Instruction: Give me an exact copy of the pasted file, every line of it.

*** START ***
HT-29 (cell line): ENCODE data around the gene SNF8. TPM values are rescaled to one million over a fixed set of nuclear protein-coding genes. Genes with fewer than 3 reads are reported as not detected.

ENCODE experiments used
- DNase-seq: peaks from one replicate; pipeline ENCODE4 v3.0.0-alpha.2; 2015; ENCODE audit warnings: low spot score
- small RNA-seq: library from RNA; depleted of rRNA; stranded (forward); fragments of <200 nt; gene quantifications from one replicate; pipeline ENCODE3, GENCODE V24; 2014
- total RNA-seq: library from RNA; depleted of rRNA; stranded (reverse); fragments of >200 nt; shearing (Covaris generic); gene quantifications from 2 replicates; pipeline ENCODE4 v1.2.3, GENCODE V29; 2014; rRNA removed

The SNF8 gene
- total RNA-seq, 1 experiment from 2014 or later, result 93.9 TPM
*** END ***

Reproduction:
HT-29 (cell line): ENCODE data around the gene SNF8. TPM values are rescaled to one million over a fixed set of nuclear protein-coding genes. Genes with fewer than 3 reads are reported as not detected.

ENCODE experiments used
- DNase-seq: peaks from one replicate; pipeline ENCODE4 v3.0.0-alpha.2; 2015; ENCODE audit warnings: low spot score
- small RNA-seq: library from RNA; depleted of rRNA; stranded (forward); fragments of <200 nt; gene quantifications from one replicate; pipeline ENCODE3, GENCODE V24; 2014
- total RNA-seq: library from RNA; depleted of rRNA; stranded (reverse); fragments of >200 nt; shearing (Covaris generic); gene quantifications from 2 replicates; pipeline ENCODE4 v1.2.3, GENCODE V29; 2014; rRNA removed

The SNF8 gene
- total RNA-seq, 1 experiment from 2014 or later, result 93.9 TPM